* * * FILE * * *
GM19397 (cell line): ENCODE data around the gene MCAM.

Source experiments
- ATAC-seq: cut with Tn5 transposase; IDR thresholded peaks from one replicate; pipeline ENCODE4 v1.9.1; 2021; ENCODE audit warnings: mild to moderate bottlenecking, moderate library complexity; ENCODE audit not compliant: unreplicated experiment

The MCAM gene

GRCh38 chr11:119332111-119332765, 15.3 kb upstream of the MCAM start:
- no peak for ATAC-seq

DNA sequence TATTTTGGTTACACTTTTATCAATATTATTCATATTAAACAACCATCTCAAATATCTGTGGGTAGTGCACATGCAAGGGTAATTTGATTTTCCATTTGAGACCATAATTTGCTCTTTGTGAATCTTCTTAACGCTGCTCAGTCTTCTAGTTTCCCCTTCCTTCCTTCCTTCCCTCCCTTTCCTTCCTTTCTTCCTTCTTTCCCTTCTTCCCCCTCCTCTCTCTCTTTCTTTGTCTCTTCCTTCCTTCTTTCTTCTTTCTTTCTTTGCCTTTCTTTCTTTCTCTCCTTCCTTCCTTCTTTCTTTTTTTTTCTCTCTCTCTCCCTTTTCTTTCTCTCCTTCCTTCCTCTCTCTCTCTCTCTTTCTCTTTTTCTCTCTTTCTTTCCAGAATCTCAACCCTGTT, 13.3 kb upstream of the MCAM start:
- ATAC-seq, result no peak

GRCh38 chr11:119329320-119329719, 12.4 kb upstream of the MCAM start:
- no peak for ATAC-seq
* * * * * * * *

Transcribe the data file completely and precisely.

GM19397 (cell line): ENCODE data around the gene MCAM.

Source experiments
- ATAC-seq: cut with Tn5 transposase; IDR thresholded peaks from one replicate; pipeline ENCODE4 v1.9.1; 2021; ENCODE audit warnings: mild to moderate bottlenecking, moderate library complexity; ENCODE audit not compliant: unreplicated experiment

The MCAM gene

GRCh38 chr11:119332111-119332765, 15.3 kb upstream of the MCAM start:
- no peak for ATAC-seq

DNA sequence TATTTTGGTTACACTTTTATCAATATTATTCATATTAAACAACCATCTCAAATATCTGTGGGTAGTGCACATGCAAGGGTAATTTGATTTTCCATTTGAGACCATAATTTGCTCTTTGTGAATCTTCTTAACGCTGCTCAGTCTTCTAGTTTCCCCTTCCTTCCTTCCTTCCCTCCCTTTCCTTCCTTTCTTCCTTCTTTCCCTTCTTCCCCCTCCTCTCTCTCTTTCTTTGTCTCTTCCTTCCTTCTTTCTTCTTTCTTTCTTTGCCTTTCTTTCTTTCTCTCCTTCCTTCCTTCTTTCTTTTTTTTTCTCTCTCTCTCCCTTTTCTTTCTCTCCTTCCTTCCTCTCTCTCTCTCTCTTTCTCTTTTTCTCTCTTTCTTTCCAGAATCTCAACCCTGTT, 13.3 kb upstream of the MCAM start:
- ATAC-seq, result no peak

GRCh38 chr11:119329320-119329719, 12.4 kb upstream of the MCAM start:
- no peak for ATAC-seq